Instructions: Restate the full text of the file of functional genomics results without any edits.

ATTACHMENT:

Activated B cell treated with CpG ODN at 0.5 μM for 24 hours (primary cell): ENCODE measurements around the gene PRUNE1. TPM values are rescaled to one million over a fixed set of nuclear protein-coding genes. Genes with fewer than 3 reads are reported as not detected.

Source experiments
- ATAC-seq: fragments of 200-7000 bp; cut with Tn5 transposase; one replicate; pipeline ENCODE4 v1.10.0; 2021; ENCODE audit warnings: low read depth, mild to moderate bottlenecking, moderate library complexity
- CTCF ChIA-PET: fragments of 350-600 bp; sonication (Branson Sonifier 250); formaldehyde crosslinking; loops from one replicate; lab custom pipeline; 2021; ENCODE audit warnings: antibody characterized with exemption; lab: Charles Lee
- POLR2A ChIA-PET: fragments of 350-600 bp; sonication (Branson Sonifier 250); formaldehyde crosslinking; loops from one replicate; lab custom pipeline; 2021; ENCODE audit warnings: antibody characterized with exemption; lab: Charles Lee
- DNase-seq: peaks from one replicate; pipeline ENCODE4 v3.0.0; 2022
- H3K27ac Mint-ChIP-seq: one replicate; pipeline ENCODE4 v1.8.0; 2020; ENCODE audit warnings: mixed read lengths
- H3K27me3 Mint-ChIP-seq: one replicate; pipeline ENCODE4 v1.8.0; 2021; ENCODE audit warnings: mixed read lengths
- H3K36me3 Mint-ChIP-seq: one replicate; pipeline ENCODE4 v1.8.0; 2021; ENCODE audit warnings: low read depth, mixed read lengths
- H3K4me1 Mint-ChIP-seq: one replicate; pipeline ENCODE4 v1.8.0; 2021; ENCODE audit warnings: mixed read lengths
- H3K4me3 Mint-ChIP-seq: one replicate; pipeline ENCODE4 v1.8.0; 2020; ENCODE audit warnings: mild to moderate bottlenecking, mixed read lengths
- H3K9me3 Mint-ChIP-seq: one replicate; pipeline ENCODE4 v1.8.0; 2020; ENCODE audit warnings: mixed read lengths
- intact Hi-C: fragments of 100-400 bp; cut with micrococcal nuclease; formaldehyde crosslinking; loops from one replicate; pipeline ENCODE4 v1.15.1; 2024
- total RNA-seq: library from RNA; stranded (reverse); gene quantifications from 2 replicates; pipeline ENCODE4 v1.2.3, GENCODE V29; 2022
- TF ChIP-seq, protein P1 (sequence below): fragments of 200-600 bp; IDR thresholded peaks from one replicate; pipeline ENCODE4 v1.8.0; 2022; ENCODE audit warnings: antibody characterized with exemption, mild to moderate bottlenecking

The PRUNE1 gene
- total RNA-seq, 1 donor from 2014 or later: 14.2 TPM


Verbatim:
Activated B cell treated with CpG ODN at 0.5 μM for 24 hours (primary cell): ENCODE measurements around the gene PRUNE1. TPM values are rescaled to one million over a fixed set of nuclear protein-coding genes. Genes with fewer than 3 reads are reported as not detected.

Source experiments
- ATAC-seq: fragments of 200-7000 bp; cut with Tn5 transposase; one replicate; pipeline ENCODE4 v1.10.0; 2021; ENCODE audit warnings: low read depth, mild to moderate bottlenecking, moderate library complexity
- CTCF ChIA-PET: fragments of 350-600 bp; sonication (Branson Sonifier 250); formaldehyde crosslinking; loops from one replicate; lab custom pipeline; 2021; ENCODE audit warnings: antibody characterized with exemption; lab: Charles Lee
- POLR2A ChIA-PET: fragments of 350-600 bp; sonication (Branson Sonifier 250); formaldehyde crosslinking; loops from one replicate; lab custom pipeline; 2021; ENCODE audit warnings: antibody characterized with exemption; lab: Charles Lee
- DNase-seq: peaks from one replicate; pipeline ENCODE4 v3.0.0; 2022
- H3K27ac Mint-ChIP-seq: one replicate; pipeline ENCODE4 v1.8.0; 2020; ENCODE audit warnings: mixed read lengths
- H3K27me3 Mint-ChIP-seq: one replicate; pipeline ENCODE4 v1.8.0; 2021; ENCODE audit warnings: mixed read lengths
- H3K36me3 Mint-ChIP-seq: one replicate; pipeline ENCODE4 v1.8.0; 2021; ENCODE audit warnings: low read depth, mixed read lengths
- H3K4me1 Mint-ChIP-seq: one replicate; pipeline ENCODE4 v1.8.0; 2021; ENCODE audit warnings: mixed read lengths
- H3K4me3 Mint-ChIP-seq: one replicate; pipeline ENCODE4 v1.8.0; 2020; ENCODE audit warnings: mild to moderate bottlenecking, mixed read lengths
- H3K9me3 Mint-ChIP-seq: one replicate; pipeline ENCODE4 v1.8.0; 2020; ENCODE audit warnings: mixed read lengths
- intact Hi-C: fragments of 100-400 bp; cut with micrococcal nuclease; formaldehyde crosslinking; loops from one replicate; pipeline ENCODE4 v1.15.1; 2024
- total RNA-seq: library from RNA; stranded (reverse); gene quantifications from 2 replicates; pipeline ENCODE4 v1.2.3, GENCODE V29; 2022
- TF ChIP-seq, protein P1 (sequence below): fragments of 200-600 bp; IDR thresholded peaks from one replicate; pipeline ENCODE4 v1.8.0; 2022; ENCODE audit warnings: antibody characterized with exemption, mild to moderate bottlenecking

The PRUNE1 gene
- total RNA-seq, 1 donor from 2014 or later: 14.2 TPM